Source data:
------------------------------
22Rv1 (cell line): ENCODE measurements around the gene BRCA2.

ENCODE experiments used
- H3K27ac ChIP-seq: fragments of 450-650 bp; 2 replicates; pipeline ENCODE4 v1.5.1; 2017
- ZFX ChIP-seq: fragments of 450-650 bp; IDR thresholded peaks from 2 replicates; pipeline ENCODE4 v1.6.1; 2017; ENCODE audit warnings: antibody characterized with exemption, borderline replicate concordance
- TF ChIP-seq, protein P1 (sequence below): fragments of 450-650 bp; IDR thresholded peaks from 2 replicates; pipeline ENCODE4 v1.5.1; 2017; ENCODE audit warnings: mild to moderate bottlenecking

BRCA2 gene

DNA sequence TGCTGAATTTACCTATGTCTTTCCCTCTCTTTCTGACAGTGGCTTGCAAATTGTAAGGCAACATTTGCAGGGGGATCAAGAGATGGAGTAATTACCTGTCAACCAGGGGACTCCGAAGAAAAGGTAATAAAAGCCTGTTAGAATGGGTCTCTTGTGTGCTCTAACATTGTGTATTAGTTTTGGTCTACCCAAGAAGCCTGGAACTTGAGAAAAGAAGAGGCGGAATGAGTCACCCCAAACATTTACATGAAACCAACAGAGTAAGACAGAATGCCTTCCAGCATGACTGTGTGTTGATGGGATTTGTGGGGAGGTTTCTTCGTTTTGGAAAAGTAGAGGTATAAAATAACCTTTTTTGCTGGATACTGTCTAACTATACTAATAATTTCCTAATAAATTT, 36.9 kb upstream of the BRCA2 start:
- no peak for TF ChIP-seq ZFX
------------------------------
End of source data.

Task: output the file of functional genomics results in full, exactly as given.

22Rv1 (cell line): ENCODE measurements around the gene BRCA2.

ENCODE experiments used
- H3K27ac ChIP-seq: fragments of 450-650 bp; 2 replicates; pipeline ENCODE4 v1.5.1; 2017
- ZFX ChIP-seq: fragments of 450-650 bp; IDR thresholded peaks from 2 replicates; pipeline ENCODE4 v1.6.1; 2017; ENCODE audit warnings: antibody characterized with exemption, borderline replicate concordance
- TF ChIP-seq, protein P1 (sequence below): fragments of 450-650 bp; IDR thresholded peaks from 2 replicates; pipeline ENCODE4 v1.5.1; 2017; ENCODE audit warnings: mild to moderate bottlenecking

BRCA2 gene

DNA sequence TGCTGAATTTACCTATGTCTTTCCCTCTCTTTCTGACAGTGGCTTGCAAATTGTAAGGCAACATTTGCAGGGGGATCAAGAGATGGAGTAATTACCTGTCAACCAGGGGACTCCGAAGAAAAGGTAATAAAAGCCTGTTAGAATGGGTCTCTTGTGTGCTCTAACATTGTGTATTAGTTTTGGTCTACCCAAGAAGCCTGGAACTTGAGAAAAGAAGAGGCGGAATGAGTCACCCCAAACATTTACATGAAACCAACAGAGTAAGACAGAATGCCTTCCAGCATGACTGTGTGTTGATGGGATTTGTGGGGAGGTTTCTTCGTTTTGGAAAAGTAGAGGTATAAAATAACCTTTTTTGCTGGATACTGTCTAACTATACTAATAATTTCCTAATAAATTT, 36.9 kb upstream of the BRCA2 start:
- no peak for TF ChIP-seq ZFX